Arriving at Brooklyn Bowl at 7:55pm, five minutes before the doors were scheduled to open for the Guns N’ Roses sold-out secret show, the line to get in was already snaking around the corner. An hour later, the bouncers had still not let a single fan in the door, but nobody seemed too frustrated by the delay: These were clearly real fans, the kind who know to never expect Axl Rose to start anything on time. In front of your reviewer, three 40-somethings—with Guns N' Roses shirts proudly draped over the button-downs they wore to work—reminisced about their favorite concert memories: “I've seen them six times” one boasted, “but I've only seen the real Guns N’ Roses once.” Since Slash’s departure, Guns N’ Roses feels like an entirely new band—like the greatest tribute band of all time. Nowadays, it seems like Axl & Co. have all but given up on writing new music, and instead pay the bills with exuberant, note-for-note renditions of the Appetite for Destruction–era hits.
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From beginning to end, last night’s show felt more like a five-hour celebration of "not being dead just yet" than it did a concert. Fifty-year-olds passed around joints and mushrooms, all the while double- fisting overpriced cheap beers. When Guns finally came onstage around 11:20pm, the crowd hardly cared that Axl seemed as if he might pass out at any moment. Everybody sang along passionately to favorites like “Sweet Child of Mine” and “Welcome to the Jungle,” and waited patiently through the occasional Chinese Democracy lull.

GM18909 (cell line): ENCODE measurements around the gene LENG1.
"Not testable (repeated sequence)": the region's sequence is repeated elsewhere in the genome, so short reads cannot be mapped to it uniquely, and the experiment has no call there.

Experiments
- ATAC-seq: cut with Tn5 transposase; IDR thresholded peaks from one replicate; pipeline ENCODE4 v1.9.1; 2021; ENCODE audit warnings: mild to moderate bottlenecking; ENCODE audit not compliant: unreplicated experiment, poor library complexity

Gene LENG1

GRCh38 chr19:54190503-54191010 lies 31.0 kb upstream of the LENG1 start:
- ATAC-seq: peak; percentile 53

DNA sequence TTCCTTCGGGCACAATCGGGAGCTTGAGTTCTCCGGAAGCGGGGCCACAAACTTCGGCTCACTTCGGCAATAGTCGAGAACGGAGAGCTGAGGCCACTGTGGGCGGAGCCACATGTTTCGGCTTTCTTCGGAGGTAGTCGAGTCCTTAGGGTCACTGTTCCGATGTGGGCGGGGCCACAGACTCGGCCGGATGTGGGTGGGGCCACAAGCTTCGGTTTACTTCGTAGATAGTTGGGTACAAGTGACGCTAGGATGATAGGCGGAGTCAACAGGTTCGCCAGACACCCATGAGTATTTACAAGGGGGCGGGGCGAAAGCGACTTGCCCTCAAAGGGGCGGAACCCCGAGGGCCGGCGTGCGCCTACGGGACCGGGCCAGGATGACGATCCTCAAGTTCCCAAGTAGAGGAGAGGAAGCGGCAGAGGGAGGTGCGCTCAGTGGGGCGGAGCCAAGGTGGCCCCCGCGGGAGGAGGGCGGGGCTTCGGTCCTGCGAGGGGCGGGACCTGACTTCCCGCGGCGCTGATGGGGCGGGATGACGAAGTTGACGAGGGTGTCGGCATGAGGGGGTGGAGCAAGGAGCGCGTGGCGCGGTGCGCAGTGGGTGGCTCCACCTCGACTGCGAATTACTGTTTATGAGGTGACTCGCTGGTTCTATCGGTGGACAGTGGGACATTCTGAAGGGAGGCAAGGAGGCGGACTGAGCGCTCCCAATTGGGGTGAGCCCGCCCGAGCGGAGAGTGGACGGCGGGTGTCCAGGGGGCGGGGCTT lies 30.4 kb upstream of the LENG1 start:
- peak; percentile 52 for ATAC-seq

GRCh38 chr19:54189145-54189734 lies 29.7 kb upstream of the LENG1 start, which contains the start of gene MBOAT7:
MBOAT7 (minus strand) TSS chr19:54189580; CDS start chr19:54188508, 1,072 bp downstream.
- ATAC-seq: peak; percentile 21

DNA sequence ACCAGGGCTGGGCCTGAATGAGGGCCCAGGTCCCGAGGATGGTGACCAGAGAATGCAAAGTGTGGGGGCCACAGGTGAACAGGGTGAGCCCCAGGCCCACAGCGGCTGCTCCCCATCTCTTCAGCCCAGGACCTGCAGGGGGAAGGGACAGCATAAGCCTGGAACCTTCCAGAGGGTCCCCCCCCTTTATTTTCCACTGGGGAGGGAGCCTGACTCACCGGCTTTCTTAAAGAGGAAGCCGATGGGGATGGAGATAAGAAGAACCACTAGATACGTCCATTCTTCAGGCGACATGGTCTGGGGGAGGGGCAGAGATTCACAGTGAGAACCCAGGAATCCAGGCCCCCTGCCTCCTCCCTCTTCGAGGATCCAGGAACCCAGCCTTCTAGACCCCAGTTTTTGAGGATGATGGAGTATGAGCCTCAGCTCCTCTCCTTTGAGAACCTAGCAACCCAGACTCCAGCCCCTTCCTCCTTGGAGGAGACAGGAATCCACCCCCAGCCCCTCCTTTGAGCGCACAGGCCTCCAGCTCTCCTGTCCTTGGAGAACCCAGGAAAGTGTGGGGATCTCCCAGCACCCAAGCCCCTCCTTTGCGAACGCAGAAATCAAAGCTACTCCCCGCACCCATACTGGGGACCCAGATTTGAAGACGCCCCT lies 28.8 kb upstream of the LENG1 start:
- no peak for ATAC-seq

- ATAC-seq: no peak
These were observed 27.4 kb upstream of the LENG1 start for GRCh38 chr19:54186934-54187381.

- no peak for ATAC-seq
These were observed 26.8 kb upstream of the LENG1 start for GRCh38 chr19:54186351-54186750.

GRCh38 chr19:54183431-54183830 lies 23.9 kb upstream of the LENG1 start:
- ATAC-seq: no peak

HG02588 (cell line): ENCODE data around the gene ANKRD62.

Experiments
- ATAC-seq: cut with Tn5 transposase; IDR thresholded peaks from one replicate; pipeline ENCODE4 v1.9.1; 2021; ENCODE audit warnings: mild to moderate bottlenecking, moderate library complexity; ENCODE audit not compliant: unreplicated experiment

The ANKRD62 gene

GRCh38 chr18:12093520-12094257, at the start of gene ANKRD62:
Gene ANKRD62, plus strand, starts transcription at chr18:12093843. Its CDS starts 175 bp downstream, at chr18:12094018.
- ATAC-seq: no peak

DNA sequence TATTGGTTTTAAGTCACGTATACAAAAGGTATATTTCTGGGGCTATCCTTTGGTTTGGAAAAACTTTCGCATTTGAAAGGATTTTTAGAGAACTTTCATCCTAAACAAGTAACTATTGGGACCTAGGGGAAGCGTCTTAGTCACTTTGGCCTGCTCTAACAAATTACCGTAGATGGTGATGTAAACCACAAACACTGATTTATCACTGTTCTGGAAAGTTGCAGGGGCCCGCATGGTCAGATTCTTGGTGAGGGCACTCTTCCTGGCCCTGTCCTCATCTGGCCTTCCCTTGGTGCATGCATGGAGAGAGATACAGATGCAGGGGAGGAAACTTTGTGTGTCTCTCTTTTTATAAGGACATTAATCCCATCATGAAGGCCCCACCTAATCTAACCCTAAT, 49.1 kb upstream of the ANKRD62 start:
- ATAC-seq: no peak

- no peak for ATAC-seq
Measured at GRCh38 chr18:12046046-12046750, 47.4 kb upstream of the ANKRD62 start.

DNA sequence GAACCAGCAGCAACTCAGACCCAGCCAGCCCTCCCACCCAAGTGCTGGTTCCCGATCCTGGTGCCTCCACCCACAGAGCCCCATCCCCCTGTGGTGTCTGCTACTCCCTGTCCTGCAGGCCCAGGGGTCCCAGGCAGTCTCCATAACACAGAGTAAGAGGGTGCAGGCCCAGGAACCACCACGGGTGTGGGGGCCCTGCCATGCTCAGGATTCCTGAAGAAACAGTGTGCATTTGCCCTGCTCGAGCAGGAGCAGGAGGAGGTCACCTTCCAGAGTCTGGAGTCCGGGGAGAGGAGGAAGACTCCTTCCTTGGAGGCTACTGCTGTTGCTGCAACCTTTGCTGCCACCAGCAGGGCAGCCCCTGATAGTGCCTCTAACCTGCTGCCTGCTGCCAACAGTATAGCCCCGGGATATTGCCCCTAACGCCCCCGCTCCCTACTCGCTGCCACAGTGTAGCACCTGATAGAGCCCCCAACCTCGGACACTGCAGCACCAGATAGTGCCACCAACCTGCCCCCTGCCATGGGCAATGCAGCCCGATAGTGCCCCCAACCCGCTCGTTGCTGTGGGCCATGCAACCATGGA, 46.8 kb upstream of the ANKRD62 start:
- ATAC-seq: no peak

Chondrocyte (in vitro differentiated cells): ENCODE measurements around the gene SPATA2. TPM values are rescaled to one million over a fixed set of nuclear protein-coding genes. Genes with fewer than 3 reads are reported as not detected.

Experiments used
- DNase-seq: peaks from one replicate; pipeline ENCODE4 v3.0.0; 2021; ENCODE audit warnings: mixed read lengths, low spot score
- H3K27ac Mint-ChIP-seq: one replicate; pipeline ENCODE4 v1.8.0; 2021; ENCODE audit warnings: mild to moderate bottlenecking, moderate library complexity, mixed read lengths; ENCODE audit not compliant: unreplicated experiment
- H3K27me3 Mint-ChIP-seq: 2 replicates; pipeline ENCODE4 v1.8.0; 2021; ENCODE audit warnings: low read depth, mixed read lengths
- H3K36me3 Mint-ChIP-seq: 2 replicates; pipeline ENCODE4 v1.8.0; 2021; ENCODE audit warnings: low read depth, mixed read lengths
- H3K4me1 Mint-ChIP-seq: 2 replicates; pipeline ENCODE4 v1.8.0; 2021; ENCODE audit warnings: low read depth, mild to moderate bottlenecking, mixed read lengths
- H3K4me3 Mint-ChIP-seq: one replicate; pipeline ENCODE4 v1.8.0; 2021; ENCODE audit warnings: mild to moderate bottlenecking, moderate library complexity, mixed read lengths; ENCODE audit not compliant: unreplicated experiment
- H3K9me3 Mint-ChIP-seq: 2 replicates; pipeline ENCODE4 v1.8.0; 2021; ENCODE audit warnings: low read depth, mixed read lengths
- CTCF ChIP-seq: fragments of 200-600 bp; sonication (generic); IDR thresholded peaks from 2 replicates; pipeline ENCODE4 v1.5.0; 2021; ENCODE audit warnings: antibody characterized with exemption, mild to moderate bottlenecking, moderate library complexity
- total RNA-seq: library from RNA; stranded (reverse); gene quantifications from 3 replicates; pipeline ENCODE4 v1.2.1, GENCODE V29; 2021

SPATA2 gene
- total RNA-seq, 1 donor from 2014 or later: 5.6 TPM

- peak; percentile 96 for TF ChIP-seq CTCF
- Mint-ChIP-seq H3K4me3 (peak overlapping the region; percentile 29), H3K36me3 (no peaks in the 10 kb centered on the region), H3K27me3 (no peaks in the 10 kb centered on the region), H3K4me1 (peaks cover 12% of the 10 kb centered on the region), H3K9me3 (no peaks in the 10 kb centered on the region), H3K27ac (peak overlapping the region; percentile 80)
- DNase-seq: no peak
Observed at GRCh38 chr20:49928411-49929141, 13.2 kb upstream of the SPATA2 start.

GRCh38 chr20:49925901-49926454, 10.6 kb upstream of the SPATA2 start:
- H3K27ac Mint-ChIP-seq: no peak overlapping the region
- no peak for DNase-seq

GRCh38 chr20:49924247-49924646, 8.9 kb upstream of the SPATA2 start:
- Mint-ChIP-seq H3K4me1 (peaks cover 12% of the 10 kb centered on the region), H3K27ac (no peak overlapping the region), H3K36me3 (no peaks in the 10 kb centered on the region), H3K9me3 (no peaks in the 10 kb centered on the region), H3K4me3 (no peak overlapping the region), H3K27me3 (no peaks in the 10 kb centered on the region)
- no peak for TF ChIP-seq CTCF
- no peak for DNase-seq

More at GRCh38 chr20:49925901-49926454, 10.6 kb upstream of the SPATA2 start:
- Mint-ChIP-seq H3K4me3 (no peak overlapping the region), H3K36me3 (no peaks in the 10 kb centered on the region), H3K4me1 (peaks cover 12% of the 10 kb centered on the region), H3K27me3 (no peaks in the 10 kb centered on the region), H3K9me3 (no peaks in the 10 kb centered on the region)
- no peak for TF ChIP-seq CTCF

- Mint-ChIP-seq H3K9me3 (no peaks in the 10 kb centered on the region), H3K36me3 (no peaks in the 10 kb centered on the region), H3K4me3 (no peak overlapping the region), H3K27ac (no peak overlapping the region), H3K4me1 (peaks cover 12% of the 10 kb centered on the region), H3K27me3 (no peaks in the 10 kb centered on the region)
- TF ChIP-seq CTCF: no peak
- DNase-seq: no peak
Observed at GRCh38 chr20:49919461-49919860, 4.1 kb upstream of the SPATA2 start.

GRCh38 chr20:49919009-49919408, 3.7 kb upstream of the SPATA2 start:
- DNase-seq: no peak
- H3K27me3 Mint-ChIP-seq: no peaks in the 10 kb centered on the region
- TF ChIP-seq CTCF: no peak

During each of the famous guitar solos, which even without Slash were nothing short of jaw-dropping, Axl would stumble backstage where I can only imagine he was hunched over trying to catch his breath so that the show could go on. In a rare moment of crowd banter just before the show's conclusion, a momentous performance of “Paradise City," Axl exclaimed to the crowd, “Sorry I don’t have as much energy as usual; it is taking everything I got just to not fucking throw up onstage.” Even if the band cannot perform like it used to, it still knows how to party like Guns N’ Roses—and that is more than enough to keep the crowds coming back, decade after decade.